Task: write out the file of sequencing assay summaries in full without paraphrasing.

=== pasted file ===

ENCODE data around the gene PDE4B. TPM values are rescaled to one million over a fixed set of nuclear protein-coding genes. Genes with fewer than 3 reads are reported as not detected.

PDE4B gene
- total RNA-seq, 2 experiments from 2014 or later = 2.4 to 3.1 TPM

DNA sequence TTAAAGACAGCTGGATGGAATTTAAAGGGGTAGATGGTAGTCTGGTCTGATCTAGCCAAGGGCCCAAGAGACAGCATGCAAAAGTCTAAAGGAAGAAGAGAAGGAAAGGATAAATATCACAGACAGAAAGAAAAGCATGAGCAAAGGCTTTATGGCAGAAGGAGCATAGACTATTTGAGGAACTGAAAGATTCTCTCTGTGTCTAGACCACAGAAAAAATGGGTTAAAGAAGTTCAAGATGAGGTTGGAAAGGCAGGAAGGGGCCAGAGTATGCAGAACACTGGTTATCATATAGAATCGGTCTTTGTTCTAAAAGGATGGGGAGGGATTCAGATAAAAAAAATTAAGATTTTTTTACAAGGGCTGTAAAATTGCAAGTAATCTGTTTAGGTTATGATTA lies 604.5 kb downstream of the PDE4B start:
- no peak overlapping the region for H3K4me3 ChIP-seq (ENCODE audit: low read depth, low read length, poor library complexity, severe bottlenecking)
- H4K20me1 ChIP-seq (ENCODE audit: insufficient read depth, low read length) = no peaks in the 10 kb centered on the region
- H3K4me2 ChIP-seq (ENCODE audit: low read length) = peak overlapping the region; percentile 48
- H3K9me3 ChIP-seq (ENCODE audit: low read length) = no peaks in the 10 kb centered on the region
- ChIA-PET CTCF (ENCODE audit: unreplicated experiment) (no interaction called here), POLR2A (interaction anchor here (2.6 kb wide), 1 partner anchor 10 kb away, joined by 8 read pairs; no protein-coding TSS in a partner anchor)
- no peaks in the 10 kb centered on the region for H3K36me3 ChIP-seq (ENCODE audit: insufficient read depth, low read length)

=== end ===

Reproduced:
ENCODE data around the gene PDE4B. TPM values are rescaled to one million over a fixed set of nuclear protein-coding genes. Genes with fewer than 3 reads are reported as not detected.

PDE4B gene
- total RNA-seq, 2 experiments from 2014 or later = 2.4 to 3.1 TPM

DNA sequence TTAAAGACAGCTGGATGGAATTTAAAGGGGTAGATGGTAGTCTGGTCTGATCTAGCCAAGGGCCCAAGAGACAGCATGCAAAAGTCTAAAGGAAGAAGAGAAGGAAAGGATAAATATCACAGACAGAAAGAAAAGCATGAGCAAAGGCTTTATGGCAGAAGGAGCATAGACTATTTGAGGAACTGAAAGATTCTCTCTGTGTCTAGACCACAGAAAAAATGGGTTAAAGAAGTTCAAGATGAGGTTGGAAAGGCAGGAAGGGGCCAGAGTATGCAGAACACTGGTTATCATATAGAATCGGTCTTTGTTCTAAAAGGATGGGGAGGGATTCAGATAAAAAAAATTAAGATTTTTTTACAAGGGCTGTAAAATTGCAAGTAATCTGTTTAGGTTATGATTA lies 604.5 kb downstream of the PDE4B start:
- no peak overlapping the region for H3K4me3 ChIP-seq (ENCODE audit: low read depth, low read length, poor library complexity, severe bottlenecking)
- H4K20me1 ChIP-seq (ENCODE audit: insufficient read depth, low read length) = no peaks in the 10 kb centered on the region
- H3K4me2 ChIP-seq (ENCODE audit: low read length) = peak overlapping the region; percentile 48
- H3K9me3 ChIP-seq (ENCODE audit: low read length) = no peaks in the 10 kb centered on the region
- ChIA-PET CTCF (ENCODE audit: unreplicated experiment) (no interaction called here), POLR2A (interaction anchor here (2.6 kb wide), 1 partner anchor 10 kb away, joined by 8 read pairs; no protein-coding TSS in a partner anchor)
- no peaks in the 10 kb centered on the region for H3K36me3 ChIP-seq (ENCODE audit: insufficient read depth, low read length)